Modern-day Von Trapps fight Austrian far right

Choir uses music to promote tolerance, reports Vanessa Mock

They may not be a family and they will never be forced to flee Austria, but just like the Von Trapps, an Alpine choir is taking on their country's growing far right through the sound of music. The Oisternig Choir says its mission is to foster tolerance at a time when Austrian voters are expected to endorse two far-right parties in this weekend's European elections.

The choir is based in Carinthia, the rural region on the Italian-Slovenian border nicknamed "Haiderland" on account of being the heartland of the late right-wing politician, Jorg Haider.

Despite the death of the charismatic leader in a car crash last year, his Future of Austria Party saw its popularity soar in recent regional elections when nearly half of Carinthians voted for it, and it is hoping to win at least one seat in the European Parliament. Strong gains are also predicted for the Freedom Party, which is set to scoop nearly 20 per cent of the vote, thanks to its similarly strident Eurosceptic and anti-immigration message.

As they put down their song sheets and stop for a break, the choir members explain how they have brought old Slovenian folk songs back to life in an attempt to challenge the stigmatisation of the Slovenian language and culture in Carinthia.

The border between Slovenia and Austria has shifted ever since the days of the Austro-Hungarian Empire and Slovenian was effectively banished from the region after 1945 following bitter clashes with the former Yugoslavia during the two world wars.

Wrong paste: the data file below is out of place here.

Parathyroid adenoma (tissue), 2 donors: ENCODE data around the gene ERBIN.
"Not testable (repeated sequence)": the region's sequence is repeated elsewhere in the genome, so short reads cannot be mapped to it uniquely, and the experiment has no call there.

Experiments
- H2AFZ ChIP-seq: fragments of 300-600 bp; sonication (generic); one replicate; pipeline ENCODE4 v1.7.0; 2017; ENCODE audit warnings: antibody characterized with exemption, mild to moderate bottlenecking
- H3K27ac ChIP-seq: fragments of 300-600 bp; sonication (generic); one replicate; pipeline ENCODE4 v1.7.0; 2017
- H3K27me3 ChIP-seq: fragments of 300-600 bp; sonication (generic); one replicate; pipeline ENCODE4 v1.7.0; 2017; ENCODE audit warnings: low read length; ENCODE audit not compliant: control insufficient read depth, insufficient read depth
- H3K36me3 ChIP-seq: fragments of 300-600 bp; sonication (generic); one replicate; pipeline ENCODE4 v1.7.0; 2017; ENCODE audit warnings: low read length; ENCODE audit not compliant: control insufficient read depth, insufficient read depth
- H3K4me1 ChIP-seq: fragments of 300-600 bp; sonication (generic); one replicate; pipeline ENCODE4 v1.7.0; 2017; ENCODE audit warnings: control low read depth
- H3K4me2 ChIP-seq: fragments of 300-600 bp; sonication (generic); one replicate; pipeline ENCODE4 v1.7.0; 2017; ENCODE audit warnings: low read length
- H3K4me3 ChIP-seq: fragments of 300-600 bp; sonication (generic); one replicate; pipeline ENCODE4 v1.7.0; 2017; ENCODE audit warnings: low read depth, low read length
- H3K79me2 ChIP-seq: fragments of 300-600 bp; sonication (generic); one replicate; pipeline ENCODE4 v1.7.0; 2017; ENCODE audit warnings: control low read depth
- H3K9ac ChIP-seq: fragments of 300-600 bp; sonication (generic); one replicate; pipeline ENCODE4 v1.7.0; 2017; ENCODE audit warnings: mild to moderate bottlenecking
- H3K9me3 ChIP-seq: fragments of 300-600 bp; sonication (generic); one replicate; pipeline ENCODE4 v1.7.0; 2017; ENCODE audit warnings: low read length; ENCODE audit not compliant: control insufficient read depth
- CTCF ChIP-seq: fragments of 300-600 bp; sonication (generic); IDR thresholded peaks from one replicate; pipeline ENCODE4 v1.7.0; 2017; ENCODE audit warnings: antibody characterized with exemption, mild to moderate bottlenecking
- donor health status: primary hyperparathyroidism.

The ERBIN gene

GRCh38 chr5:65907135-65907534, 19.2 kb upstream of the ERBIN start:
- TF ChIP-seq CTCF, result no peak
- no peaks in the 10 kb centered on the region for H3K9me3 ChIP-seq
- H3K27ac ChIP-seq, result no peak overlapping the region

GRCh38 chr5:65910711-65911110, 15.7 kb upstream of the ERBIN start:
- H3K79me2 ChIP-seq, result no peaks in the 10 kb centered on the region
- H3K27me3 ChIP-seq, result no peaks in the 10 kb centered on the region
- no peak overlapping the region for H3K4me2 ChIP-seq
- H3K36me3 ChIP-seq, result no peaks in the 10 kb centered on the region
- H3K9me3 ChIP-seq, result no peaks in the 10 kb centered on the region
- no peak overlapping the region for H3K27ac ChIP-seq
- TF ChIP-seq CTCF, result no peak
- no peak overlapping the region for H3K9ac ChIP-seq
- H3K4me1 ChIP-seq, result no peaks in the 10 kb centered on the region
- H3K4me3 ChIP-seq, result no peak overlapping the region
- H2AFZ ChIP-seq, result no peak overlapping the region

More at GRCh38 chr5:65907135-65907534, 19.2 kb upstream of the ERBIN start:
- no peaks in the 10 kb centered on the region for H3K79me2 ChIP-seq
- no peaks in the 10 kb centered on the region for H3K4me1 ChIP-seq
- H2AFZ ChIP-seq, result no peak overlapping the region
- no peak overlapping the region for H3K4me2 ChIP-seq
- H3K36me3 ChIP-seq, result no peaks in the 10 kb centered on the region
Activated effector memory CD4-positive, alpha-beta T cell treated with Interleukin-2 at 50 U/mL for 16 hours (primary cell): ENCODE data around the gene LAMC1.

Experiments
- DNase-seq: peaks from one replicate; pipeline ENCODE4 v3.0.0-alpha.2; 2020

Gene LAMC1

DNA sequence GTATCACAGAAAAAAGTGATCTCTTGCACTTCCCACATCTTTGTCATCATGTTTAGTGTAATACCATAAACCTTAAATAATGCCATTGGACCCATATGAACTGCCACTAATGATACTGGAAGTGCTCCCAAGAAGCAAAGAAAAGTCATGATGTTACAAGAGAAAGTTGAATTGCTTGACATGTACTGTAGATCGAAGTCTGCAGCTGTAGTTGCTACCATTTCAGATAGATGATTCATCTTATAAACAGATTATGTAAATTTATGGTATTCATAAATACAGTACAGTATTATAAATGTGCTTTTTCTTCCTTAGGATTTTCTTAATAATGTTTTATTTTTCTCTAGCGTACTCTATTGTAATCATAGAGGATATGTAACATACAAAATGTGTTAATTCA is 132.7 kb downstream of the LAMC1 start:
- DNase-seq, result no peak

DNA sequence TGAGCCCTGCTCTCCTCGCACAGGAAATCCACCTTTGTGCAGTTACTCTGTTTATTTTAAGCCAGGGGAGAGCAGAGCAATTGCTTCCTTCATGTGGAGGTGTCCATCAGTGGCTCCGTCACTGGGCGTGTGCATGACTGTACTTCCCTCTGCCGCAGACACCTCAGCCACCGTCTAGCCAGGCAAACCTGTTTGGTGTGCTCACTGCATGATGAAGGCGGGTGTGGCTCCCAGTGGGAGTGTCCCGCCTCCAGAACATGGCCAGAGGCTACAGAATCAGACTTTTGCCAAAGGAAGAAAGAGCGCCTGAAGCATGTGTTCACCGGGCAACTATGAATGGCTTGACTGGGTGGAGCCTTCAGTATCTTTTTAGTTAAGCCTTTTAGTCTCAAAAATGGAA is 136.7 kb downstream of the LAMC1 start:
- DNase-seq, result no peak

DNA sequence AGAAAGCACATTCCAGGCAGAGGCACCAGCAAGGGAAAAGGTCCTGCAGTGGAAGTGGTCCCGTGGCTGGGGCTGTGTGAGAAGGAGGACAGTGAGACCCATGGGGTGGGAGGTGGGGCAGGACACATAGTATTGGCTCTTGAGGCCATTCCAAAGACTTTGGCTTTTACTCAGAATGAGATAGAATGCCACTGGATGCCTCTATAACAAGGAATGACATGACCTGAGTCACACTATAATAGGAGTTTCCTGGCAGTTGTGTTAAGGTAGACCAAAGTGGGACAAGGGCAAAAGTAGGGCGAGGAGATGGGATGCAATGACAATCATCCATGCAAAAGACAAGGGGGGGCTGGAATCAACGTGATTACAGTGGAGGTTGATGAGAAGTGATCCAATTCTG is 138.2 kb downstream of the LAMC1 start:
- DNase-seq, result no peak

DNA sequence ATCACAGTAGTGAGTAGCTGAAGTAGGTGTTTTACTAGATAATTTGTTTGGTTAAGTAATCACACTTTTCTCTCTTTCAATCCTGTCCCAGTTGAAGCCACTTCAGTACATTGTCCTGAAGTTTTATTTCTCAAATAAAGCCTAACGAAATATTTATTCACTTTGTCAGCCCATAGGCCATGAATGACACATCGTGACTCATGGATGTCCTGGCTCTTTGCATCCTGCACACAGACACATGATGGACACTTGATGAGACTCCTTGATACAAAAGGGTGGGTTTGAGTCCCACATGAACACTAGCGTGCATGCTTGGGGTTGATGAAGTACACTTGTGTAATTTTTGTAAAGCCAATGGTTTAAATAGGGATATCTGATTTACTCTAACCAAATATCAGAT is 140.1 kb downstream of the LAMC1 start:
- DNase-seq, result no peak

"The border with the former Yugoslavia may be gone, but it's still very much there in people's minds. German-speaking Carinthians are really afraid of the Slovenians. They simply do not want to communicate with them," says Dominic Egger, a 24-year-old baritone.

"I've even been told off by people here for attending Slovenian music concerts, as if it was unpatriotic," adds Daniele Assek, a soprano, who fears that the rise of Austria's far right is fanning deep-seated regional tensions. "That's why we've decided to sing in Slovenian to make it clear to everyone that this is also part of our identity, which should be embraced, not rejected."

There is no shortage of anecdotal evidence about the local wrangles. Mr Egger explains that his girlfriend is sometimes reprimanded for speaking Slovenian in public, while another choir member says he has been told by passers-by not to speak Slovenian to his children.

It is a concern shared by Pepca Druml, a local historian who runs the hotel in the village of Feistritz-an-der-Gail where the 63 Oisternig singers rehearse. "Just one century ago, this was a mainly Slovenian-speaking region. But the Second World War changed all that, many Slovenians were deported and it was decided that Slovenians would speak only German," she says.

The rise of the Austrian far right is also worrying Slovenia, which can be reached by driving a few kilometres over a mountain pass where the formerly heavily guarded border posts now stand empty. "I simply do not understand their politicians," says Jure Zerjav, the mayor of Kranjska Gora, a neighbouring Slovenian town. "They are always trying to dig up old problems and trying to talk up how dangerous the Slovenian minority is. The current economic crisis is only making things worse."

The singers say the atmosphere is gradually improving and expect the far right's gains to be short-lived. "I think the problem that exists now will not exist in 20 years," says Mr Egger.

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